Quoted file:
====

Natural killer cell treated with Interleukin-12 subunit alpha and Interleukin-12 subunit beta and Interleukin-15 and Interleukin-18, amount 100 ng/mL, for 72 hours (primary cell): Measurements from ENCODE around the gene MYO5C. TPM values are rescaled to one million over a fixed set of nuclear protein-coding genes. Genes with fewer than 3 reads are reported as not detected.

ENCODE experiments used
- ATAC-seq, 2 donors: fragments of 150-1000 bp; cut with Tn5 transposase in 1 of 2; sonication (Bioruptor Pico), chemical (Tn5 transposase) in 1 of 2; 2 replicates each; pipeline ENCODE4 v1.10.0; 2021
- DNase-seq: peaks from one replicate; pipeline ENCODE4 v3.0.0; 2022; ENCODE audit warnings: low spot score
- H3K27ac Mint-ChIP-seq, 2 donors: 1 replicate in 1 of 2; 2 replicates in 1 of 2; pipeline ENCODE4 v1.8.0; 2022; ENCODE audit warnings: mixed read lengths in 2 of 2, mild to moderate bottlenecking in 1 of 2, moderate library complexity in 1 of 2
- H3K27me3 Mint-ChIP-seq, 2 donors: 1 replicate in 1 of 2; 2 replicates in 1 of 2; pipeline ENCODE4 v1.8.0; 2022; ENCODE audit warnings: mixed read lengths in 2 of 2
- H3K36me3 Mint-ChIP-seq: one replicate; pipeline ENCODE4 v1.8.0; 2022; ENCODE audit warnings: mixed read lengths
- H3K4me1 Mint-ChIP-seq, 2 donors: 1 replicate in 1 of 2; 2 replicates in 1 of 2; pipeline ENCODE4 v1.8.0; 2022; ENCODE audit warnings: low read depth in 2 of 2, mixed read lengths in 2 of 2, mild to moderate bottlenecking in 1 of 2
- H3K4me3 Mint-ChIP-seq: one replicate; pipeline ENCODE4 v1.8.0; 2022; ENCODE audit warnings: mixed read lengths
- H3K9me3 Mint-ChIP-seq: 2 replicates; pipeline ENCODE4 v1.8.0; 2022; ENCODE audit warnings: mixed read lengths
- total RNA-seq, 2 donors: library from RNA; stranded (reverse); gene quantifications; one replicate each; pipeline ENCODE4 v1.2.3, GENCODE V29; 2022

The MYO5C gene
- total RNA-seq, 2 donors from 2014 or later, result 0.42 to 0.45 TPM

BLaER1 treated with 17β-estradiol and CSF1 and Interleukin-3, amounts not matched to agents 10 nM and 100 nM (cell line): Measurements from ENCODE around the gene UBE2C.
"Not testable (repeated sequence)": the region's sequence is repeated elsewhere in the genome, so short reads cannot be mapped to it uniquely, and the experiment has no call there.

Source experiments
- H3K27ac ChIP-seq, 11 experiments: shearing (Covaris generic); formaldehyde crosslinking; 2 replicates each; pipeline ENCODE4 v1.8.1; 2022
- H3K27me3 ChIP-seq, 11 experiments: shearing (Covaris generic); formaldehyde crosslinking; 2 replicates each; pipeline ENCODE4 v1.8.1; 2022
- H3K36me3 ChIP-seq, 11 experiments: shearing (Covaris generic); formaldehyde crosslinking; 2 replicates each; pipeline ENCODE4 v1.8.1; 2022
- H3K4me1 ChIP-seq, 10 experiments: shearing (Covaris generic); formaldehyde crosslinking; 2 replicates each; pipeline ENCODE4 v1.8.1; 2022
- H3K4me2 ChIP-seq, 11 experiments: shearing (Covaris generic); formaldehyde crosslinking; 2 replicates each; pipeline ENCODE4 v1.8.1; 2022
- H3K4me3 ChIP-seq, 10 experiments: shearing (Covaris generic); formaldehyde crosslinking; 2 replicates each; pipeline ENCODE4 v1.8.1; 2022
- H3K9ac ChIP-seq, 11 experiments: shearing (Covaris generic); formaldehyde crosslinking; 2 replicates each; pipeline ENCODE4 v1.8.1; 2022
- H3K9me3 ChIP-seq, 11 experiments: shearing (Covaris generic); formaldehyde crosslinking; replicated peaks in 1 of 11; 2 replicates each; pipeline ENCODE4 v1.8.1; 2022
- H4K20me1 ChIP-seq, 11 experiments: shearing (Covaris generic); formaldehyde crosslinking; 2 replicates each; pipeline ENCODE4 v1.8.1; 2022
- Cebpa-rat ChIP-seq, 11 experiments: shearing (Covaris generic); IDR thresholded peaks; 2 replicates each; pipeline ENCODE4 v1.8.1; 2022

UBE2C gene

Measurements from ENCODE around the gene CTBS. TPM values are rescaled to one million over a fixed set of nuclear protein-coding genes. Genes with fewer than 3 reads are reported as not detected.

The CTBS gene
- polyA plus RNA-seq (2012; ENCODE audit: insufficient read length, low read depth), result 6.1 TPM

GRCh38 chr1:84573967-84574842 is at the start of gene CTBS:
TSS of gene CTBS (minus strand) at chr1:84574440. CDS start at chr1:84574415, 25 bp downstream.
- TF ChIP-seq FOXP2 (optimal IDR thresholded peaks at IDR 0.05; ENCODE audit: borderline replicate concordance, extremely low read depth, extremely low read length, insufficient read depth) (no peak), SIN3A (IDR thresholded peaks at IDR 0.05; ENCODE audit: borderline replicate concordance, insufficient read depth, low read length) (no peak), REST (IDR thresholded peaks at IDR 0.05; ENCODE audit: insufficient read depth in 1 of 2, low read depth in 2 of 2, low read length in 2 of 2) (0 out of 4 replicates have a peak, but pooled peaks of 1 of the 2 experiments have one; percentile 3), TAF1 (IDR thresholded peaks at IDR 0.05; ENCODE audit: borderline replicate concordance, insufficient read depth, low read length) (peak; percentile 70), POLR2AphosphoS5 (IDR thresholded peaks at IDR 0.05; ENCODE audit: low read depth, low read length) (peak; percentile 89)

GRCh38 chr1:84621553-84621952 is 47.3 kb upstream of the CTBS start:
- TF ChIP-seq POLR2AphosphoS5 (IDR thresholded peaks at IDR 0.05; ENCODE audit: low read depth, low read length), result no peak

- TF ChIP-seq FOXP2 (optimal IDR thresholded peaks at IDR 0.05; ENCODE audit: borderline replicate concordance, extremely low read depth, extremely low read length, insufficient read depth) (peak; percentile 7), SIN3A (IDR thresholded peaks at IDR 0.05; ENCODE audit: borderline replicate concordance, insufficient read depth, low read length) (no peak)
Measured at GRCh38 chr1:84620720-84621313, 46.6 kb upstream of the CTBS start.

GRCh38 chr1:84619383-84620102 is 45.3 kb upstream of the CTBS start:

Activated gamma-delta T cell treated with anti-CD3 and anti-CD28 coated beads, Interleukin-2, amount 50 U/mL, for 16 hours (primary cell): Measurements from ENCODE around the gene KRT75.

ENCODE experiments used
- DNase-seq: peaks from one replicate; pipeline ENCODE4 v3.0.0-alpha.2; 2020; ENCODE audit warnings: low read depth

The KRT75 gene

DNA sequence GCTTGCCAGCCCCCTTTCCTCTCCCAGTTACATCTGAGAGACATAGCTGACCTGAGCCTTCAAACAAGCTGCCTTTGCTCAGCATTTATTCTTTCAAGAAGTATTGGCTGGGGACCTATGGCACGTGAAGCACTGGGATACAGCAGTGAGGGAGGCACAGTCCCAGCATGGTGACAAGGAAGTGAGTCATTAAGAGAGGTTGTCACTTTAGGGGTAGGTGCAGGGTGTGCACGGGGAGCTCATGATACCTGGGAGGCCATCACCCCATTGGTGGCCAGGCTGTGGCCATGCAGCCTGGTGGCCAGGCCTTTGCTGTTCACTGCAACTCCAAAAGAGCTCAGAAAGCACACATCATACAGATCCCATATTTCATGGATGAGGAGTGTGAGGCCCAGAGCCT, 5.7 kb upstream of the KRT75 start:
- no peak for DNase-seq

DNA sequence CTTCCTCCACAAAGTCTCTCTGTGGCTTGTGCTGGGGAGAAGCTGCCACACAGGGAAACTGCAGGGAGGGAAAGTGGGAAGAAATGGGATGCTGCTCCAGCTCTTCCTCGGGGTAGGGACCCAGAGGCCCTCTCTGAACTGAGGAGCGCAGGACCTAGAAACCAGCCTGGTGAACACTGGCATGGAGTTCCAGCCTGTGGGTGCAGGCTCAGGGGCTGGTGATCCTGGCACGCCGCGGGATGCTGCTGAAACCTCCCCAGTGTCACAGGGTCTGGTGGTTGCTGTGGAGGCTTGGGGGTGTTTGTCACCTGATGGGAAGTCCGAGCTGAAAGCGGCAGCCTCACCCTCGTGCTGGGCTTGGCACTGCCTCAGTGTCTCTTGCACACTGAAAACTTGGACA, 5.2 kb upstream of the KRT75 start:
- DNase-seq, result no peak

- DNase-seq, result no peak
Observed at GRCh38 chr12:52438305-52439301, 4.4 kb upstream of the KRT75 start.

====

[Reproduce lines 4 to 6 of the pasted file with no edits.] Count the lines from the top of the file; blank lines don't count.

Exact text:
- DNase-seq: peaks from one replicate; pipeline ENCODE4 v3.0.0; 2022; ENCODE audit warnings: low spot score
- H3K27ac Mint-ChIP-seq, 2 donors: 1 replicate in 1 of 2; 2 replicates in 1 of 2; pipeline ENCODE4 v1.8.0; 2022; ENCODE audit warnings: mixed read lengths in 2 of 2, mild to moderate bottlenecking in 1 of 2, moderate library complexity in 1 of 2
- H3K27me3 Mint-ChIP-seq, 2 donors: 1 replicate in 1 of 2; 2 replicates in 1 of 2; pipeline ENCODE4 v1.8.0; 2022; ENCODE audit warnings: mixed read lengths in 2 of 2